Turmeric has something of a reputation for being as good as gold; a cure for many ailments, even cancer. How much of this is true?
Turmeric has long been revered for its health benefits. The history of this bold orange spice as a therapeutic goes back at least 4,000 years with the origins of Ayurveda in India. It is also a mainstay of traditional Chinese medicine.
Interest in alternative and complementary therapies is on the rise in the UK. So it’s not surprising that more people are investigating the power of turmeric to help prevent or treat a range of ailments.
And the research backs up the medicinal magic. Turmeric’s active ingredient is curcumin, which gives the spice its bright colour and rich flavour. But this versatile member of the ginger family is not just a delicious addition to curries. Studies have shown that curcumin has anti-inflammatory and antioxidant properties. So what are the health benefits of turmeric?
Beyond the curry pot: health benefits of turmeric
According to studies from across the world, including from Spain’s Institute of Health Research, the American University of Beirut, and the University of Michigan Medical School, turmeric’s anti-inflammatory properties can help a range of conditions, including heart disease, metabolic syndrome, joint pain, and rheumatoid arthritis.
The antioxidant properties of turmeric have been examined closely in a study by India’s Annamalai University’s biochemistry department. Researchers found that curcumin is a potent antioxidant that can neutralise free radicals. Free radicals are unstable atoms that can damage cells.
The antioxidant effect can help reduce the risk of cancer. And fend off the effects of infections and pollutants that can cause disease and hasten the ageing process. Such as cigarette smoke exposure, alcohol, and poor diet.
As we get older, these health issues tend to become more common. But turmeric or turmeric supplements can help ensure that our quality of life does not have to decline as soon as we celebrate certain birthdays.
Benefits for the mind as well as the body
Along with improving joint health and playing an important role in fighting serious diseases, curcumin has been found to have benefits for the brain.
It is thanks to scientists better understanding of neurons that we have learned that they can form new connections and even multiply long after childhood. A study by Argentina’s Universidad Favaloro focused on the role of a protein in the brain that is responsible for promoting the life of neurons. A depletion in this protein has been linked to the onset of Alzheimer’s and dementia. A combined study between Korea’s Kyung Hee University and the University of Pennsylvania found a link between curcumin and an increase in this essential protein.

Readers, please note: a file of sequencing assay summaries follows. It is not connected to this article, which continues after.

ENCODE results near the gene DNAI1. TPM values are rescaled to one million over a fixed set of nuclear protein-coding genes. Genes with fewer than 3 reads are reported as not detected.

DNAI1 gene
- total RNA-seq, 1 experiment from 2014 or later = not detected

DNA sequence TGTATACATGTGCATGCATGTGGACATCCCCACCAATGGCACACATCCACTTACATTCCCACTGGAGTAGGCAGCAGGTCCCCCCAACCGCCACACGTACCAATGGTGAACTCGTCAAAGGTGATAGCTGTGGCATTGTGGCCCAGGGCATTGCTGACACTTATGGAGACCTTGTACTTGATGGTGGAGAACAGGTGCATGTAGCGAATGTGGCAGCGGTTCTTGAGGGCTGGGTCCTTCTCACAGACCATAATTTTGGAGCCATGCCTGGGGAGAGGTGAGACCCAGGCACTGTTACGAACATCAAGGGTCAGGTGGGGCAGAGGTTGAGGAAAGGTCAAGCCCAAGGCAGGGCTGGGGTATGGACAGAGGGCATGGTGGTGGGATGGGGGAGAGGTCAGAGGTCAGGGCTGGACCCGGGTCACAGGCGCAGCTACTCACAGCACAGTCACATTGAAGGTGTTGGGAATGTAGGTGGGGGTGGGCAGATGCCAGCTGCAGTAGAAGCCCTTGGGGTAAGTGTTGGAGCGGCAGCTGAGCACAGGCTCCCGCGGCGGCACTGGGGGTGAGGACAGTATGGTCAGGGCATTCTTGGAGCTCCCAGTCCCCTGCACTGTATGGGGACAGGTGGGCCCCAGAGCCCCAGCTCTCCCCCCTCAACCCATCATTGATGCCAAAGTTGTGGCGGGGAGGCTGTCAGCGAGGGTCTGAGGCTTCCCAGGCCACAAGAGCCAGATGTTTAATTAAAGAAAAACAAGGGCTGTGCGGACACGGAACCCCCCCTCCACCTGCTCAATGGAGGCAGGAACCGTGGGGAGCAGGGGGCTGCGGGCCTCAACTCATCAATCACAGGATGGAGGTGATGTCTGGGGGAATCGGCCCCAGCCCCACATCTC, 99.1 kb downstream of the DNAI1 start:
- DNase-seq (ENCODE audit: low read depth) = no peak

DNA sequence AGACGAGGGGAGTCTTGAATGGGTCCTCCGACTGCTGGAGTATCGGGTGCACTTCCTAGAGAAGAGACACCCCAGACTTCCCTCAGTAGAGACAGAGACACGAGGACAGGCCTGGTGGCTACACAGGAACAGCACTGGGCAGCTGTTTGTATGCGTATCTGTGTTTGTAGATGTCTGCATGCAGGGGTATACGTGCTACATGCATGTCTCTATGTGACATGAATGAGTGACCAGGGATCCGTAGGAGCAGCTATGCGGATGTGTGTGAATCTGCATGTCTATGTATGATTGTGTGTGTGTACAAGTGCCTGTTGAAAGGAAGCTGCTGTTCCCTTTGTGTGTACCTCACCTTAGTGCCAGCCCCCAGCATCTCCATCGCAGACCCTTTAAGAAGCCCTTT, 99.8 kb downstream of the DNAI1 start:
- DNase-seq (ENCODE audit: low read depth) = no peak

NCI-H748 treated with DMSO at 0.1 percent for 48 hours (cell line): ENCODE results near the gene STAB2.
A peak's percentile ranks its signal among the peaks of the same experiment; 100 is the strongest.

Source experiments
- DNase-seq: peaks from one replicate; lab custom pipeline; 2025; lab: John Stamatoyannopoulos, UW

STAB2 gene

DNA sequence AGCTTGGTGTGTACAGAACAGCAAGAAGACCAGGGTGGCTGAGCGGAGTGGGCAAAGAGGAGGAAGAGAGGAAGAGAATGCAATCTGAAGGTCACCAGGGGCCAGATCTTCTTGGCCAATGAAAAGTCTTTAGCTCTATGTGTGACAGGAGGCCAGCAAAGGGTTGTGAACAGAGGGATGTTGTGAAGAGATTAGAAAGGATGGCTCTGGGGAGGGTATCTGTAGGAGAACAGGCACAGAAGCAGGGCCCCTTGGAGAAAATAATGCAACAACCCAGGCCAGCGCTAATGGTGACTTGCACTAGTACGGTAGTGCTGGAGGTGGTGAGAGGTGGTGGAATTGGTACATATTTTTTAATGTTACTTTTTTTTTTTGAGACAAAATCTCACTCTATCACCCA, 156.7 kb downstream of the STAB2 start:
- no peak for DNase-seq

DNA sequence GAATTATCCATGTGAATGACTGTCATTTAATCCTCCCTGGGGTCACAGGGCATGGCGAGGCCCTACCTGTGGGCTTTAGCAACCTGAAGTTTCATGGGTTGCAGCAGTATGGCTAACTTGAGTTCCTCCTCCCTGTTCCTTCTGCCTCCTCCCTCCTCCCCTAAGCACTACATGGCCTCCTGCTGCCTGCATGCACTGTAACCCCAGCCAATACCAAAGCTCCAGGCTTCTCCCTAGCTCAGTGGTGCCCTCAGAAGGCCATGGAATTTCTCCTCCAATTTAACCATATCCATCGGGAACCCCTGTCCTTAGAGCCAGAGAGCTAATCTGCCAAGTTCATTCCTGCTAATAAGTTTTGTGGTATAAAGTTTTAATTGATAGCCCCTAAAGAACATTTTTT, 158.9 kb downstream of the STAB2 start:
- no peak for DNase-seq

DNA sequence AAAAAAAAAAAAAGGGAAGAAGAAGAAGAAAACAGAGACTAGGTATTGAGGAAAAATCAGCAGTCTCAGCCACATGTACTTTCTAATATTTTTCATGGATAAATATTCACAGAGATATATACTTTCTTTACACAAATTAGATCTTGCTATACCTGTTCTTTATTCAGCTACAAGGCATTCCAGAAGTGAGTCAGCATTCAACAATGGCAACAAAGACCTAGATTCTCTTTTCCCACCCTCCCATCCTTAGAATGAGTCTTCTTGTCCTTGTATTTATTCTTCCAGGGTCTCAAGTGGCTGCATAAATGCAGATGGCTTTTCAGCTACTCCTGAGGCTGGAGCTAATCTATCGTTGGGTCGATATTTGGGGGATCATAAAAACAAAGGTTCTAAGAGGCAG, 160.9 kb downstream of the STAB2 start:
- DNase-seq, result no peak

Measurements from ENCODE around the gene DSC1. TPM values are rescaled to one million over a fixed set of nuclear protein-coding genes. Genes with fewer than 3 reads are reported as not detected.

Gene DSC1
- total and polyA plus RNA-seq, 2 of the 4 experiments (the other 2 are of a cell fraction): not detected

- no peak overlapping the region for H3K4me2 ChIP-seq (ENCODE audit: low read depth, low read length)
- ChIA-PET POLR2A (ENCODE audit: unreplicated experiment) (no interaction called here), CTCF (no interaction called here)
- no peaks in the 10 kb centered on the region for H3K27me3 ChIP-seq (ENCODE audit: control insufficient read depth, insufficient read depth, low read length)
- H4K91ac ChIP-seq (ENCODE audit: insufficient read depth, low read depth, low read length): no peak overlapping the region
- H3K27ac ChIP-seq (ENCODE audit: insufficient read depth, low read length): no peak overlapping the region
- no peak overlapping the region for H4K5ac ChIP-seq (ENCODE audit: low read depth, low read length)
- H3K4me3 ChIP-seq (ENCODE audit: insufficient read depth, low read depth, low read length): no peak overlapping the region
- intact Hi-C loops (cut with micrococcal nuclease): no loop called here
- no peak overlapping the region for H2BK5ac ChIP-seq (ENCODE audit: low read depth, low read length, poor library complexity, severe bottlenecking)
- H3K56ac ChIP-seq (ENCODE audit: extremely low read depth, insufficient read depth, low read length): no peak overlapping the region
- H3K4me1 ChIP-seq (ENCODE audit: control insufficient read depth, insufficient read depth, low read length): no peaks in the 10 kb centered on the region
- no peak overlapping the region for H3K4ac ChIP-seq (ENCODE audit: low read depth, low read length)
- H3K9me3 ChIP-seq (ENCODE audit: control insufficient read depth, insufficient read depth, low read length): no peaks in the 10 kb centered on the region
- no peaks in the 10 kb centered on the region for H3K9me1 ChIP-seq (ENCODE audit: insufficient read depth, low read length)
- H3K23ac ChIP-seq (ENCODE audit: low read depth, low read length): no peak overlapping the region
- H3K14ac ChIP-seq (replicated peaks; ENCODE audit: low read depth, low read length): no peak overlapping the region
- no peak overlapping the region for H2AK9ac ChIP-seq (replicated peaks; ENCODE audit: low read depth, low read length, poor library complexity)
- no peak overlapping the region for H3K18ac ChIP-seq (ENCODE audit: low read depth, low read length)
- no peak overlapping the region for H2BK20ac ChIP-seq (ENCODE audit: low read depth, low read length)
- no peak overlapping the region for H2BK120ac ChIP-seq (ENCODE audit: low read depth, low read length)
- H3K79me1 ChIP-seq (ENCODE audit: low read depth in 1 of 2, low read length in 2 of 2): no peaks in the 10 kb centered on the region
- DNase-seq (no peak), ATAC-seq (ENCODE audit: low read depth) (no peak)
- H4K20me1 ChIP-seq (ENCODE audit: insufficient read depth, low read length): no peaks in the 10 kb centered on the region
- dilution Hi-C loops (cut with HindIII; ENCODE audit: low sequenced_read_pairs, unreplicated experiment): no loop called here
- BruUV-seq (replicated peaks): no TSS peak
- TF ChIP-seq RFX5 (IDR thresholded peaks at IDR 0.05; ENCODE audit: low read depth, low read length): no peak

Susan’s story: An anti-ageing insurance policy
Executive coach Susan Castle is a long-term advocate for the benefits of turmeric. She started taking turmeric supplements for joint pain and hasn’t looked back.
“I wasn’t convinced my turmeric supplement was that effective until I ran out. I woke up the next morning feeling like I’d aged 50 years,” she says, “so I wouldn’t be without it now.”
“…turmeric is genuinely more effective than paracetamol or ibuprofen if I’ve overdone it at the gym”
Susan saw how her mother was affected by arthritis, so she is motivated to maintain her joint health.
“My mum suffered really badly, so it’s something I really need to keep on top of,” she says. “For me, at the moment, it’s just general creakiness first thing in the morning or if I’ve been stuck at my desk for too long.”
“It’s more than just an insurance policy for old age – turmeric is genuinely more effective than paracetamol or ibuprofen if I’ve overdone it at the gym.
“I was really surprised at how quick the effects are,” Susan says. “I went for a run and woke up the next morning feeling terrible. So I went to the local health food shop to buy a turmeric supplement, took it and noticed the benefit almost immediately.”
As well as taking supplements, Susan uses turmeric in her cookery. And in smoothies with black pepper to further boost the absorption of curcumin.
How to use turmeric
Supplements are an easy way to take turmeric and experience the benefits of curcumin as rapidly as Susan has.
Along with supplements, turmeric can be incorporated into a balanced diet. Most of us are familiar with adding turmeric to a curry for colour and taste. But there are other ways to enjoy this magical spice.
Turmeric will liven up soups, stir-fries, egg dishes and dips – and a little will go a long way. Or blend it into smoothies with some black pepper or soy lecithin to add a healthy flavour punch. If presentation is your thing, a dash of turmeric brings a pop of colour to rice, couscous or quinoa, especially in salads.
In a career that has spanned Australia, the Middle East and the UK, Georgia has written about all sorts of things, including sex, cars, food, oil and gas, insurance, fashion, travel, workplace safety, health, religious affairs, glass and glazing… When she’s not writing words for fun and profit, she can usually be found with a glass of something French and red in her hand.